I’ve been dorking with Twitter .. still trying to figure out if it’s a great waste of time, or a lousy waste of time. I’m sure the cool kids are using it via SMS, but something about having my phone buzz me to learn that one of my friends is now eating a cookie just doesn’t get me that excited. The web site seems to be the best place for browsing and discovery, but for plain ol’ status updating, I’m using Twitterific for a local Mac app that grabs updated tweets every so often. PC users might want to opt for TwitBox.
I dismissed Twitter when I first tried it, but later read that what I experienced was typical, and exploring a bit can lead to an appreciation for the nuances of the service. But it wasn’t until I read Jeffrey Walker’s two Twitter posts that I decided to take another look.
With a little web spelunking, there’s an interesting social web under Twitter. (e.g. Jenna Jameson is “friends” with Barack Obama and John Edwards) but from what I can tell, the definition of “friend” is pretty loose. The “six degrees” aspect isn’t being visualized yet, but that isn’t to say people aren’t trying various mashups: witness David Troy’s Twittervision and Twittermaps. For more, check out the Twitter Fan Wiki.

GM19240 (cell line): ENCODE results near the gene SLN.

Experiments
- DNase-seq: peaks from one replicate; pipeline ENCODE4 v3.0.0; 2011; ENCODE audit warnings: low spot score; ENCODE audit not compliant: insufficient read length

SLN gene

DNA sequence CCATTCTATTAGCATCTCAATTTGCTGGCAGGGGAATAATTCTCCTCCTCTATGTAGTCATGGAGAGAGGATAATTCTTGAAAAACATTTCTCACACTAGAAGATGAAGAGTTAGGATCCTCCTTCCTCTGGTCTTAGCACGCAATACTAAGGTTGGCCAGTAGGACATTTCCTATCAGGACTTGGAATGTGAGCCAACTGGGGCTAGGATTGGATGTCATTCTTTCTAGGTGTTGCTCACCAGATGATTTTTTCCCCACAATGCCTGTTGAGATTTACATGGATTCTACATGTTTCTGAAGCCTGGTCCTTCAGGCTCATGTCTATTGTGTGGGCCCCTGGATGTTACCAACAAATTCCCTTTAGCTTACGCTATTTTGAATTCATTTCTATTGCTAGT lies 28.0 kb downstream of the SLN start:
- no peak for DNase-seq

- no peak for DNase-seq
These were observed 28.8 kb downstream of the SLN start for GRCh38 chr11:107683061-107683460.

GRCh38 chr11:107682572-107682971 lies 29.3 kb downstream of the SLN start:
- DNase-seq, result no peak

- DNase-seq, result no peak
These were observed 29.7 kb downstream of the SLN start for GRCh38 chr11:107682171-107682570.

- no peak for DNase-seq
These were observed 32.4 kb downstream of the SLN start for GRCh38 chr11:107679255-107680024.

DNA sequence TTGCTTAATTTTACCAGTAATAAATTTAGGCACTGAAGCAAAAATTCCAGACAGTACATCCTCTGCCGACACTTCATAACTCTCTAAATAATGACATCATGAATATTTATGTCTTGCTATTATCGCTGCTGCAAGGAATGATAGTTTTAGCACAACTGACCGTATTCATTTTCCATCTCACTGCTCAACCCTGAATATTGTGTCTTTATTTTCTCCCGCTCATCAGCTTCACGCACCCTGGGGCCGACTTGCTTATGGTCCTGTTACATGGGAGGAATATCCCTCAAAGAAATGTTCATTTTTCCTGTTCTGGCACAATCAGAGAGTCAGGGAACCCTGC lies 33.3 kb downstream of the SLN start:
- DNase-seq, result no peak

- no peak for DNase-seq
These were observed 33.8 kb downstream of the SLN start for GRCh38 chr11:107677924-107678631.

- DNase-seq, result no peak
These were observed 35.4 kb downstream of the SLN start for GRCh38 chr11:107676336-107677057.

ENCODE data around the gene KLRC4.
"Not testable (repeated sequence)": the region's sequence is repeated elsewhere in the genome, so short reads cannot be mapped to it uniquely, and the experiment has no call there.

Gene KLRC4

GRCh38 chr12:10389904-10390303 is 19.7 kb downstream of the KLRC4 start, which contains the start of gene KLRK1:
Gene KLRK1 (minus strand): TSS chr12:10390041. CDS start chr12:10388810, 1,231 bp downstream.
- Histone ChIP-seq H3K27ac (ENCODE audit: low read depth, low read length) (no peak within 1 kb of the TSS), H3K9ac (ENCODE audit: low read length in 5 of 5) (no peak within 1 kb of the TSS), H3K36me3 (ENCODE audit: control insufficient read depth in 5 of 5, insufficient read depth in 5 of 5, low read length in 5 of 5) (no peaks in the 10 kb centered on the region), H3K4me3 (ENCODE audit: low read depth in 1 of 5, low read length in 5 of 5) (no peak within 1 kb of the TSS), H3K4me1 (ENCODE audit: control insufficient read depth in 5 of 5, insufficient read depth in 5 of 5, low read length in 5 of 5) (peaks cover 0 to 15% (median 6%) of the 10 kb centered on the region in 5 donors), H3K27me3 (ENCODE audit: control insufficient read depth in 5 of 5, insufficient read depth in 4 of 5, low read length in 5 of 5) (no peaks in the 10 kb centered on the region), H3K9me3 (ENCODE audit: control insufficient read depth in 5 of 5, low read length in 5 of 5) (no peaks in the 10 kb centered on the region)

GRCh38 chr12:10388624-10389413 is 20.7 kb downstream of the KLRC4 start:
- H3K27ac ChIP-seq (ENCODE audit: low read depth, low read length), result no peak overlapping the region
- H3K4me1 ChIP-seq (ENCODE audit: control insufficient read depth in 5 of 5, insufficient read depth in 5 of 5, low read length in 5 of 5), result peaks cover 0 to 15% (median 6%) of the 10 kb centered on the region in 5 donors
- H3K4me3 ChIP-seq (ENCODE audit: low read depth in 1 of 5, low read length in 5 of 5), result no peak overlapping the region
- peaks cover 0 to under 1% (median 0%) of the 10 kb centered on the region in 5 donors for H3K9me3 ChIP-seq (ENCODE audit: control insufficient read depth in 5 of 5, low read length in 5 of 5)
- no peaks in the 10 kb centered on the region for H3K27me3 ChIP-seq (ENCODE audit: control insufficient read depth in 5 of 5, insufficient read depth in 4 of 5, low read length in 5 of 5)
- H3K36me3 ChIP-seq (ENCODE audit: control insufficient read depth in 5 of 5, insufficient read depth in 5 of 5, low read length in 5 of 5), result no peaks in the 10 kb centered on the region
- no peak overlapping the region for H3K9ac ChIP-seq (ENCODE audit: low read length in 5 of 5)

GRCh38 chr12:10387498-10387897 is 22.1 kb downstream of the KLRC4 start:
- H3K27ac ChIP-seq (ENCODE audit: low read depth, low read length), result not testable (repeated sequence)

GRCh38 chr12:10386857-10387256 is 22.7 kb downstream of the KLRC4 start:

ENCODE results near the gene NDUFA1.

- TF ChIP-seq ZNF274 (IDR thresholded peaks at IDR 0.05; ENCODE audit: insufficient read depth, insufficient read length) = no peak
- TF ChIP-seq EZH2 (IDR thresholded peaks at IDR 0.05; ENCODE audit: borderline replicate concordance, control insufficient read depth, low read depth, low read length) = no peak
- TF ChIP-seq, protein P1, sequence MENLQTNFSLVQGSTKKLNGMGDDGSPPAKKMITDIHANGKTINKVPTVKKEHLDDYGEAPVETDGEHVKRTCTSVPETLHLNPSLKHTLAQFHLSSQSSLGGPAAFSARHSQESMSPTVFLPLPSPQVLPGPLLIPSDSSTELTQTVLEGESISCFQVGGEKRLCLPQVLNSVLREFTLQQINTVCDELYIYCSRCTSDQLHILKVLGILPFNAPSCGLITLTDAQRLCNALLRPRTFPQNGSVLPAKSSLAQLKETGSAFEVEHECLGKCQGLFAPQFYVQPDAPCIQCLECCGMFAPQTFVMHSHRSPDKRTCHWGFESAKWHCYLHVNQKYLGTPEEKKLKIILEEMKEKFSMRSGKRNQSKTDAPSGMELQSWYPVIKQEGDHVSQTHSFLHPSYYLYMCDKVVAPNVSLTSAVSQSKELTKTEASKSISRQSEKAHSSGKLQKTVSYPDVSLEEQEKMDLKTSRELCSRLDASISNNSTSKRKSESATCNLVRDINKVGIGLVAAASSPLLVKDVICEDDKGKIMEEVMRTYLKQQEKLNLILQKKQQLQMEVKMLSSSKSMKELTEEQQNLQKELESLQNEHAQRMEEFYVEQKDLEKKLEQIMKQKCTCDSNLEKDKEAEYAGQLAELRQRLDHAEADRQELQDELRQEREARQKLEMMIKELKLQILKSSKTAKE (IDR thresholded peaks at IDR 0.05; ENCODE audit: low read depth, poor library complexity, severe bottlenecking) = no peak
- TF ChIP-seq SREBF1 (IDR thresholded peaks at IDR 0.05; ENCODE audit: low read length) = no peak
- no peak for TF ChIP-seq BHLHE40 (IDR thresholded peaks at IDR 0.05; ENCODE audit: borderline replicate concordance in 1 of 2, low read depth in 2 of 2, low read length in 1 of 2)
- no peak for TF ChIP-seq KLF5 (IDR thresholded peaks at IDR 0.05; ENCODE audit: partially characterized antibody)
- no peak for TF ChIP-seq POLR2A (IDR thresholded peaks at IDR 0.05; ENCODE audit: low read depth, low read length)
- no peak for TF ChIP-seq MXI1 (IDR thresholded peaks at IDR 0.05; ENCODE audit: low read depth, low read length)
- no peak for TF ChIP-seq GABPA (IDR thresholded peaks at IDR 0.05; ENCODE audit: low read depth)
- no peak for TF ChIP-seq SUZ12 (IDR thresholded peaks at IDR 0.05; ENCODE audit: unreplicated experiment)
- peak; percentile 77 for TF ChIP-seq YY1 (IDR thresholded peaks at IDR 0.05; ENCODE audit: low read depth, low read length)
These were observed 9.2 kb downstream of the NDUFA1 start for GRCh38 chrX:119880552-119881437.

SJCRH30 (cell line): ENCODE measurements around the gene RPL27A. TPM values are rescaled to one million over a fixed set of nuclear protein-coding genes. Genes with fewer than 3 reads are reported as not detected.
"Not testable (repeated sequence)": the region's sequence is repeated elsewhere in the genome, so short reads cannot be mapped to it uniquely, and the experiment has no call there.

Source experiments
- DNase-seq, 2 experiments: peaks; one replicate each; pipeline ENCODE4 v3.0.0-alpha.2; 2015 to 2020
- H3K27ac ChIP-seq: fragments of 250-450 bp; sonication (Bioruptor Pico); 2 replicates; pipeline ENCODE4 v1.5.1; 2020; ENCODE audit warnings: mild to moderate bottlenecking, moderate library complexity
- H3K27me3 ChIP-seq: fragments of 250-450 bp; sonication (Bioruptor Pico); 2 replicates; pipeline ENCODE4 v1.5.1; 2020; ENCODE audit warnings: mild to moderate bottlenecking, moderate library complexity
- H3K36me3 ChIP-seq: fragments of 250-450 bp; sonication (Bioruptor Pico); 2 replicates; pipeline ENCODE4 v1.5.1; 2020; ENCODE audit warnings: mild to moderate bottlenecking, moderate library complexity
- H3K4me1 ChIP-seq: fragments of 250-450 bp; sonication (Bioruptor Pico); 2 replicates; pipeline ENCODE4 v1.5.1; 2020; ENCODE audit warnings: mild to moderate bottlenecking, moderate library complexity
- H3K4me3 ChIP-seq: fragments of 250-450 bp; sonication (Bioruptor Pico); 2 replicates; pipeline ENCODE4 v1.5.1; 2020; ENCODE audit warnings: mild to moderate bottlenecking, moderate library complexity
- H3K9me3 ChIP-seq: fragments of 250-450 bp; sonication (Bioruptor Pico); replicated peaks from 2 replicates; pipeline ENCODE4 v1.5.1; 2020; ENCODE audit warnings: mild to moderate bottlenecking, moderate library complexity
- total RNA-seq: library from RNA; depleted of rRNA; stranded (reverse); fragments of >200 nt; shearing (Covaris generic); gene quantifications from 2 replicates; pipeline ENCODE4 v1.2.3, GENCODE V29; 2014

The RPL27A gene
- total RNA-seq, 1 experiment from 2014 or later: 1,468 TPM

I can see a great use of Twitter: as a (non-human) status service. In this specific case, you can see BART service messages – useful if you need real-time status updates for the Bay Area Rapid Transit system. Another: Red Sox updates! Having Twitter as a micro multicast/social alert system (or heck, an emergency broadcast system) is a great idea – it’s faster than the typical way one uses RSS. To that end, I wonder what Bob Wyman thinks of this “publish/subscribe” system.
I know I started the post sounding skeptical, but the Twitter crew did the right thing by providing an API to the service. That means it’ll become a platform, and taken in directions the developers haven’t thought of yet. One of these may end up being a killer app.